When we think of broken iPhone, invariably comes to our heads that wonderful screen completely cracked, shattered. At least the first thing I think, after all, it's still glass and people keep letting their phones go. It is exactly at this point that the thing gets controversial not because the glass breaks, but because only Apple can switch screens.
Since when this type of repair began, only Ma's physical stores have a ?flip? machine that has only two purposes: to calibrate a new screen that is placed on an old iPhone body and to change the Touch ID component. (connected to a Mac, the machine automatically validates the new sensor on Apple internal servers).
For this reason, no Apple Authorized Service Center can change the screen of an iPhone. In the United States, where there are hundreds of Apple stores, that's no big deal. But in Brazil, for example, where we have only two stores, the lack of such a machine in CSAAs is quite detrimental as it ends up forcing the customer to solve the problem directly with Apple in physical stores (which greatly increases the number of calls made) or having to send the phone to Ma by the post office to have the repair done. This, as I said, in Brazil; In countries where Apple simply has no stores, things are even more complicated.
But this scenario has everything to change in 2017, at least according to Reuters. Apple executives told the vehicle that by the end of 2017 (better known as this year), Apple will make the machine available in about 400 CSAAs distributed across 25 different countries, representing 8.5% of the approximately 4,800 existing CSAAs. in Planet. We of course are cheering for the Brazil be inside this cake.
Check out some photos of the machine that calibrates iPhones 6s or newer in about 15 minutes and some equipment used in the disassembly / assembly of the handsets:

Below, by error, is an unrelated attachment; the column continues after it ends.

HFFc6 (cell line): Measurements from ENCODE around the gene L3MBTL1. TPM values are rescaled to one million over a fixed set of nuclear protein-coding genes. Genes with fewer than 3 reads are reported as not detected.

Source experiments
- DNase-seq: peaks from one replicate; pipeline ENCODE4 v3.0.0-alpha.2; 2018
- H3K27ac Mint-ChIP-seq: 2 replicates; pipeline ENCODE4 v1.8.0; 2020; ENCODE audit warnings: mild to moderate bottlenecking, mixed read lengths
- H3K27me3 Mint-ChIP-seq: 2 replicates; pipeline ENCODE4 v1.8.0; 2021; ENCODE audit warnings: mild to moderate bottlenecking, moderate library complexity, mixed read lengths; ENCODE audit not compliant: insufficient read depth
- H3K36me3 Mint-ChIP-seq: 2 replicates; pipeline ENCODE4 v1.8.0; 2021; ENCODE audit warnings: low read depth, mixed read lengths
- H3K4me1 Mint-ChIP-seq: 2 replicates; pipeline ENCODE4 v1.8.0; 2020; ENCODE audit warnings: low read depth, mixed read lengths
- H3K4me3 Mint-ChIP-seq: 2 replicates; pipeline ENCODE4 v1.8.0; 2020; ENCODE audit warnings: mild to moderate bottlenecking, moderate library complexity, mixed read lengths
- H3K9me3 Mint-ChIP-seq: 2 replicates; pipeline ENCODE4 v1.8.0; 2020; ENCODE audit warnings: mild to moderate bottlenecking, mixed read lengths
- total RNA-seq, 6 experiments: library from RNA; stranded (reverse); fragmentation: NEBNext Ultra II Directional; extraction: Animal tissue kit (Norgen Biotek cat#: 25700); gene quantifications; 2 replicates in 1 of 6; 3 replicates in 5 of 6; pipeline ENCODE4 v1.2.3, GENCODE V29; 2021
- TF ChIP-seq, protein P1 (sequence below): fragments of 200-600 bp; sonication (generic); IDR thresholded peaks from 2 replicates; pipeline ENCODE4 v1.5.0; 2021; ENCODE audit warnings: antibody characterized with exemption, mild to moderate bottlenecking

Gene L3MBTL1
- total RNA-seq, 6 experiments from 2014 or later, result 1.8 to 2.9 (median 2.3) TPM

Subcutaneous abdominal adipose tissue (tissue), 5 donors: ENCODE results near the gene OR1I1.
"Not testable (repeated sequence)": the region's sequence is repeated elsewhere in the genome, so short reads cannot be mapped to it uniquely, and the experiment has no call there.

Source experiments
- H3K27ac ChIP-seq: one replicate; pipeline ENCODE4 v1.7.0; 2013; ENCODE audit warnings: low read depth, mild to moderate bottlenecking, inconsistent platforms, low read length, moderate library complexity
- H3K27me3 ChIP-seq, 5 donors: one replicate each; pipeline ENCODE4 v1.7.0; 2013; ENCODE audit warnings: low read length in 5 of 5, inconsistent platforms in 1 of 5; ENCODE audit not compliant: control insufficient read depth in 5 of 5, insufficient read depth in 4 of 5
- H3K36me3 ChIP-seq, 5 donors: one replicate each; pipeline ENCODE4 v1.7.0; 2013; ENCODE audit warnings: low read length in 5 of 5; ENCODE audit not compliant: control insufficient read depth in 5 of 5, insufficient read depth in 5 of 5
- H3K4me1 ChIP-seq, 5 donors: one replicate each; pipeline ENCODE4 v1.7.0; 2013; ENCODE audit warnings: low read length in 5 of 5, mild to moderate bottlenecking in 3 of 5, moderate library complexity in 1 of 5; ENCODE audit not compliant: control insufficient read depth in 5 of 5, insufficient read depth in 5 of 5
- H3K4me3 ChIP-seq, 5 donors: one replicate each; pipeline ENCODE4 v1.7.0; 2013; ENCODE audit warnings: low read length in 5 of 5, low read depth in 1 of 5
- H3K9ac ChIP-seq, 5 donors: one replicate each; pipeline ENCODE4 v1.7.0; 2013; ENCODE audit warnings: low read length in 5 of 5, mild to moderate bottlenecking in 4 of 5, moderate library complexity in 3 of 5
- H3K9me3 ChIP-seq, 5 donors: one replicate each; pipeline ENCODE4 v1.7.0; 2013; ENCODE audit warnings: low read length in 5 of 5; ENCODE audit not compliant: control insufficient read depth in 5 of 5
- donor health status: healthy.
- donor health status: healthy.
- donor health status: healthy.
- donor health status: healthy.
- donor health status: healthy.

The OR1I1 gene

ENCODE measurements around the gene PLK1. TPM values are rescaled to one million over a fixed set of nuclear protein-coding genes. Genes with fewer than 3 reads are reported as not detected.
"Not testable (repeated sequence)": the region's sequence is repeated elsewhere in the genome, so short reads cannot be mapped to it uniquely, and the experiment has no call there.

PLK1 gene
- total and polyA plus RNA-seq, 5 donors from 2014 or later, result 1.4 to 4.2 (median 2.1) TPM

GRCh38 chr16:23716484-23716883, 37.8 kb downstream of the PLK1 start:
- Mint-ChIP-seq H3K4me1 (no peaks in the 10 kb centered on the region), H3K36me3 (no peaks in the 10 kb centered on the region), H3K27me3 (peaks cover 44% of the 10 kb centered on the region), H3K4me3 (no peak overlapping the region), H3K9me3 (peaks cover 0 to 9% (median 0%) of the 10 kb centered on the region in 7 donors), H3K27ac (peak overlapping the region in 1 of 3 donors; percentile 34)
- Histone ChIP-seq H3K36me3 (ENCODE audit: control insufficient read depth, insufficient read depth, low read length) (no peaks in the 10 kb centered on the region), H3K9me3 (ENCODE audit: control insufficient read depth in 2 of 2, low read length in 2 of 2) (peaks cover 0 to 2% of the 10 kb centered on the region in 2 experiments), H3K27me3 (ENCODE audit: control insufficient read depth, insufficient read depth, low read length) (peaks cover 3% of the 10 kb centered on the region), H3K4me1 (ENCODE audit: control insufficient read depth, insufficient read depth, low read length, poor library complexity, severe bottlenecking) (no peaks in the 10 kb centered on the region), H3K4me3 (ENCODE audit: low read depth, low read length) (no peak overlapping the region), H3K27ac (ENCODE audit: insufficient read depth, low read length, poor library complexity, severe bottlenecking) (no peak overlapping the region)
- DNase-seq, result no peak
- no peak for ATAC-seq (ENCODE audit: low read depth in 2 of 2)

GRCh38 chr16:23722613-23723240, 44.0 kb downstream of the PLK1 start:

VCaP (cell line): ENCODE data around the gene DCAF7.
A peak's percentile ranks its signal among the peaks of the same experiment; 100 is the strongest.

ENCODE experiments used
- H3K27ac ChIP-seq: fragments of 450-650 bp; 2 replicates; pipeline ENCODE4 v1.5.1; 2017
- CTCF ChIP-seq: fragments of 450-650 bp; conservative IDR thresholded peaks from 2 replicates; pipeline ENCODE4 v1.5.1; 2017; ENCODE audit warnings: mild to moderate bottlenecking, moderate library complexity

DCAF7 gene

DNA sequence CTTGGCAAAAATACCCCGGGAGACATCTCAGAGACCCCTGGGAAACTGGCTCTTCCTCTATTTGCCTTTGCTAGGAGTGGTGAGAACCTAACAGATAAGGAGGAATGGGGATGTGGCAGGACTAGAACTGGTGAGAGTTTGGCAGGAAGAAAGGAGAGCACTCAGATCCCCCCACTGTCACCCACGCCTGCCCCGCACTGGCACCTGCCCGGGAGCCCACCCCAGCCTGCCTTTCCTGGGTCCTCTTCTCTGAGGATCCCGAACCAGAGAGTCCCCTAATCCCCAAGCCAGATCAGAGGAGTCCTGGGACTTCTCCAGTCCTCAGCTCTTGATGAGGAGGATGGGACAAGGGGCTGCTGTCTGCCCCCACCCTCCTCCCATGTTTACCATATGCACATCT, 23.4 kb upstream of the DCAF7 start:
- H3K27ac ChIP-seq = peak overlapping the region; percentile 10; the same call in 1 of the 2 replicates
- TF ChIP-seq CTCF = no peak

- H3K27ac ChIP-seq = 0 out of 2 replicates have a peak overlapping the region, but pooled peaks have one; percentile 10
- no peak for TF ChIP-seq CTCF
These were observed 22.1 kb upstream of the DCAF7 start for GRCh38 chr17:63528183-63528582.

Apple's pilot program has already started about a year ago, with some machines operating in places such as Miami, Bay Area (region encompassing San Francisco and surrounding cities), London, Shanghai and Singapore. Still according to Reuters, some countries that do not have Apple stores like Colombia, Norway and South Korea will first receive these machines which, as I explained above, makes a lot of sense.
The news comes to complement another recent, which we cover in February: Third-party repairs to iPhones do not void the warranty anymore, but obviously the component itself was no longer covered by the warranty. With this official exchange made by CCSAs, this does not apply.
In several US states, there is a legislative move aimed at forcing Apple to give people the right to fix their iGadgets; The company, however, denied that this new plan had anything to do with it, stating that everything was designed to simply reduce the waiting time for repairs in its stores and facilitate high quality repairs in countries where the company has no retail presence.
In fact, a former Apple Morumbi employee told us that this was a longstanding internal fight and was made even more difficult by the fact that the assistants would need to use Apple's VPN to make the machine work.
Regardless of whether or not it is a response to the movement, whoever wins is us.
Update by Rafael Fischmann 06/08/2017 s 18:47
Confirming our suspicions, the Brazil yes, it is among the 25 countries of the initiative as TechTudo. However, there is no prediction of when the first Horizon machine (as called the machine) reach our country.